Foster Farms believes that consumers should know the real deal when buying chicken. To protect the chicken fanatic consumers including myself, Foster Farms is engaged in a campaign against plumping.

Say no to “plumping,” an admittedly made-up term that describes the “all-too real practice of injecting salt water, chicken stock or seaweed extract or some combination thereof into chicken, to increase weight and price, while simultaneously increasing sodium content by up to 700.”


Regardless of the fact that consumers these days are paying more attention to what they eat and how the food is prepared, producers ignored the fact and have been injected chickens with saltwater solutions to help make them taste juicier.

Foster Farms’ “say no to plumping” campaign takes the battle to a new level.

With its new campaign, Foster Farms hopes to distinguish itself from rivals Tyson and Pilgrim’s Pride and alert consumers to the fine print on chickens labeled all natural. (Foster Farms is not the only company that sells chicken without saltwater injections, so the campaign could benefit other producers as well.) The USDA permits producer to label enhanced chickens “natural,” reasoning that saltwater is a natural product even though it’s not naturally found in chicken.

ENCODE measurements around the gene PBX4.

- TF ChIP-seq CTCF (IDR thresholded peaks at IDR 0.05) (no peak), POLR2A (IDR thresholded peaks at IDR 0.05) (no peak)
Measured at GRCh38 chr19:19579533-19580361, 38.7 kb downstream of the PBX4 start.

Foster Farms also collected more than 50,000 signatures from consumers as part of a petition to the U.S. Department of Agriculture to ban the word “natural” from poultry containing saltwater or preservatives.

While the bulk of its efforts have been in TV and PR, Foster Farms is now turning to social media as a way to make marketing dollars work harder while building a robust base of online brand devotees. The sweepstakes, for example, is a very costeffective way to bring some people to a Facebook home page and draw more attention to the consumers.

Its campaign highlighting the injection of saltwater in chickens has resulted in media coverage in The Wall Street Journal and Los Angeles Times, an uptick in sales and proposed regulations governing the use of the term “natural” on chicken products.

It seems obvious that adding saltwater to chicken may make it easier to cook, but none of us needs extra sodium in our diets. And we certainly don’t need to pay more for it.






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